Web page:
Maybe you’re sick of talking about The Beatles‘ remastered catalog, but we’re not. Especially when it comes to the technical inside baseball talk and getting insight to some of the decisions made by the remastering team.
Sound + Vision caught up with project coordinator Allan Rouse and recording engineers Guy Massey and Paul Hicks. Most of the interview hits the usual audio geek questions around gear and the condition of the original tapes, but this bit caught my eye:
…we wanted to improve the recordings at least to an extent that helps them sound better, perhaps, for the 21st century. I suppose you could argue that you should remaster them twice: once for the people from the ’60s, and again for the new generation.
Please don’t tell me there’s ever been any consideration to enter The Beatles into the loudness wars. I don’t like the sound of remastering “for the new generation” since those poor kids have been bombarded with noise with no rest in the dynamic range for more than a decade. Massey attempts to clear it up:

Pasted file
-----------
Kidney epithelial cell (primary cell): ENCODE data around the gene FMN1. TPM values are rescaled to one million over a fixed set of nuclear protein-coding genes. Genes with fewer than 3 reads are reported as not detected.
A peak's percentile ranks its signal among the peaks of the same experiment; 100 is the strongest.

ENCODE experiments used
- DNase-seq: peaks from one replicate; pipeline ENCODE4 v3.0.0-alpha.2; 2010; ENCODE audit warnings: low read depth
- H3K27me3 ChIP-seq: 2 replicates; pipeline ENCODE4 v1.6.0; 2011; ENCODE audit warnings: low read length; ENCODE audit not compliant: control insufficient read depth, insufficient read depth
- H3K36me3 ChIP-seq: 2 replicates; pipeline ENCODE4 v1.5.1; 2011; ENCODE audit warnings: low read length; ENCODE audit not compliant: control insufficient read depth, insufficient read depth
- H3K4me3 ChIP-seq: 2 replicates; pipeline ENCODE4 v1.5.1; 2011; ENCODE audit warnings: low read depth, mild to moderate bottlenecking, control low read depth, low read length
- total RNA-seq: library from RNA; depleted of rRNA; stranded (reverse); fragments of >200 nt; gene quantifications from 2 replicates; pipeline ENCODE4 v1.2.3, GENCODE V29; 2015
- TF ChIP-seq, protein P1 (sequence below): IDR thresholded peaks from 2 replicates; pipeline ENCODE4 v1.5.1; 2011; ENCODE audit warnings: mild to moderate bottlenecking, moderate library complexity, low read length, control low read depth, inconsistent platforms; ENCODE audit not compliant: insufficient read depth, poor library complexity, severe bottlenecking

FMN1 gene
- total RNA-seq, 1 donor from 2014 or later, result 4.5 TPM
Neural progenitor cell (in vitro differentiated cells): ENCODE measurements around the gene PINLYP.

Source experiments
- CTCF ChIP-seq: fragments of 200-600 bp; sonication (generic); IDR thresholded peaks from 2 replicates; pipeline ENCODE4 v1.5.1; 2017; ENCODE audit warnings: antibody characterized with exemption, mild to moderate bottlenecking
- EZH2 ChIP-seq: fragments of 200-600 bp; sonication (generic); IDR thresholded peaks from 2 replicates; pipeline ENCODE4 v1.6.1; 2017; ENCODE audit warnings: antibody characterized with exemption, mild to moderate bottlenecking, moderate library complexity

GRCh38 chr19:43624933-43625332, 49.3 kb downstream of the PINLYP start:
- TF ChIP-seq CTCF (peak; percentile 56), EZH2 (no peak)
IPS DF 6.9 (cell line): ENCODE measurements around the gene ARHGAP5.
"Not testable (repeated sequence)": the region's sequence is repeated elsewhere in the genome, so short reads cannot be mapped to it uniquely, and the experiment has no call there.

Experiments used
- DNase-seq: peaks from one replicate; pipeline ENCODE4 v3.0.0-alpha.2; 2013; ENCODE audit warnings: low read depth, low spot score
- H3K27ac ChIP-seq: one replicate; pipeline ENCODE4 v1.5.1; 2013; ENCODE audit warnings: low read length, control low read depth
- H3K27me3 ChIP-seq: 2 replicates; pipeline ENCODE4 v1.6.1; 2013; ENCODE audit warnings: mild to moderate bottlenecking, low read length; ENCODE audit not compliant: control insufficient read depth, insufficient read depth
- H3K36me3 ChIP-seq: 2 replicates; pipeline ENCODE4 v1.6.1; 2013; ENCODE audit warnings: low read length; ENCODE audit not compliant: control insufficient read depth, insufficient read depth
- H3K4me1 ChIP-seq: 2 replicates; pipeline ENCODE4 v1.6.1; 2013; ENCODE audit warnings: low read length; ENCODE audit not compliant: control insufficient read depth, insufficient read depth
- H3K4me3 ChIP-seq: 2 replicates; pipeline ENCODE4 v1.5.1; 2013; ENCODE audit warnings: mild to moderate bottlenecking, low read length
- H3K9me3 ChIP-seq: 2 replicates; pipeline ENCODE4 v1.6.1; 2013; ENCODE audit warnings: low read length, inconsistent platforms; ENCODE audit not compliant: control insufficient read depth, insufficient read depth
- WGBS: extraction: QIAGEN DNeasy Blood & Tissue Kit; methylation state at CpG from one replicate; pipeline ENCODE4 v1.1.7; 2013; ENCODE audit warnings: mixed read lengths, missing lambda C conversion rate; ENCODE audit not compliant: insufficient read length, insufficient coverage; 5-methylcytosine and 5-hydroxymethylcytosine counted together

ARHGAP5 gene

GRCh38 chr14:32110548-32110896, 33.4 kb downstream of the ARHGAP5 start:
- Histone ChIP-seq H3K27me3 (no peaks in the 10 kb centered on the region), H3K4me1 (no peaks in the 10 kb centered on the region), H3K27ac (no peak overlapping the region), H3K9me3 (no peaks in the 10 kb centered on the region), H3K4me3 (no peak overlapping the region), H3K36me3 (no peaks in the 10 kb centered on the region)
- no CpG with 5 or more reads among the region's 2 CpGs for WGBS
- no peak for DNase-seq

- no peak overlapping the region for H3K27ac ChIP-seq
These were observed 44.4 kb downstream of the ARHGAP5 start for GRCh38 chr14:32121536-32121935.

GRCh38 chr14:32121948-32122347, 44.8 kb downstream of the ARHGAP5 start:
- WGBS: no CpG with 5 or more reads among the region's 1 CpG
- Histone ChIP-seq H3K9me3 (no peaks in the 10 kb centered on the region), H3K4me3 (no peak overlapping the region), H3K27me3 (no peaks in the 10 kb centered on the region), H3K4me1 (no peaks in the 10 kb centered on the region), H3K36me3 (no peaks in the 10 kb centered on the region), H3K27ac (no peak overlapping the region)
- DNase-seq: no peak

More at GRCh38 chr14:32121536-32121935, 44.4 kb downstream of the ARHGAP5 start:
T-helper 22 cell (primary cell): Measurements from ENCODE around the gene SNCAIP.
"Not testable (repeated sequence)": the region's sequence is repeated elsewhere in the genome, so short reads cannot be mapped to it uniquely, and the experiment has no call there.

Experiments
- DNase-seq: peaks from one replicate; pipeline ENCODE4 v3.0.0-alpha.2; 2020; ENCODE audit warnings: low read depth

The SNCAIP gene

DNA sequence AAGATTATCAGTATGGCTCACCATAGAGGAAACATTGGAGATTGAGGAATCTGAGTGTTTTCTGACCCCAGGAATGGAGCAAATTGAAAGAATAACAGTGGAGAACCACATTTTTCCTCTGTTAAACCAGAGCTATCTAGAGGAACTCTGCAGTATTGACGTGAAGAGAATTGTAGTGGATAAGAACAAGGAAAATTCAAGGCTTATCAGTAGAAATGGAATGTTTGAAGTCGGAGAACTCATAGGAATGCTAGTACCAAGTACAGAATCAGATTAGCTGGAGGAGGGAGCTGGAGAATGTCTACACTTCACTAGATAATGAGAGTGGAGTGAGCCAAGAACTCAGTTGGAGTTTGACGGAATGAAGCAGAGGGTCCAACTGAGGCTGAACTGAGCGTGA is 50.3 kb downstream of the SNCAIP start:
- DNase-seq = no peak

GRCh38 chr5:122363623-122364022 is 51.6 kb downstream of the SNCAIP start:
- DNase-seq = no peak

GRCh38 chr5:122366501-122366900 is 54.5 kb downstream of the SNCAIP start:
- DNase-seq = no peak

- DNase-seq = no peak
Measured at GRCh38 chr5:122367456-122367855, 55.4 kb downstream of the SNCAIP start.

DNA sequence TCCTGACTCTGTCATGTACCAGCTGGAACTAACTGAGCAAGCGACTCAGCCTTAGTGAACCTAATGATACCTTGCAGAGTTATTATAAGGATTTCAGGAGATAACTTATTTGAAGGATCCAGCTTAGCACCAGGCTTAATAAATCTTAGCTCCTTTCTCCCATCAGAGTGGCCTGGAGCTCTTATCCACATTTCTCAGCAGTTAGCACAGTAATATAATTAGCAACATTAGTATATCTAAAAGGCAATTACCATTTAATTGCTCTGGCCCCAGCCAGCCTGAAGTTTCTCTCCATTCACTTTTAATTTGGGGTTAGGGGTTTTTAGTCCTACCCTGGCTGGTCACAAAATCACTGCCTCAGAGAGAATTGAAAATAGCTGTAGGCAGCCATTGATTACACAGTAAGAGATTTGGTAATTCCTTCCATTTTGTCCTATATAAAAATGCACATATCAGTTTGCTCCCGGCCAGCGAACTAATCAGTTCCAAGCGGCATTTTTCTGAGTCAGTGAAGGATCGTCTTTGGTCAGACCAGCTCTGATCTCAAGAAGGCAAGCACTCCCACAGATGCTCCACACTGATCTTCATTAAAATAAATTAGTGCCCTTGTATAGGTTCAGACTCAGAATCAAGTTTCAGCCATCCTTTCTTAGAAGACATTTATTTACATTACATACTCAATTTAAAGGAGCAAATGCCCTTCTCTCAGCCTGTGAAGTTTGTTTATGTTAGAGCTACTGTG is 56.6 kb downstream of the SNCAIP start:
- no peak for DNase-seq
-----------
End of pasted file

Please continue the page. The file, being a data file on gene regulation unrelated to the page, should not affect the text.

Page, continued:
We were obviously aware of the Loudness Wars — squashing, brickwalling, all that sort of stuff — and we didn’t want to do that. We wanted to retain the original dynamics. So for the loudest part of the loudest songs, there may be limiting of 3 to 4 dB, but for most of the songs, most of the time, there isn’t any limiting.
But then Rouse chimes in with some nonsense about The Beatles not just being about the sound, but the songs. Well, no shit. But the sound of those recordings is almost as important as the songs they capture. The Beatles revolutionized popular music recording and the dynamic range of the music is part of that revolution. They specifically moved the kick drum mic closer to Ringo’s kit to capture a particular sound that was essential to backbeat music.
As happy as I am with the remastered catalog, talk like that makes me nervous about any future work.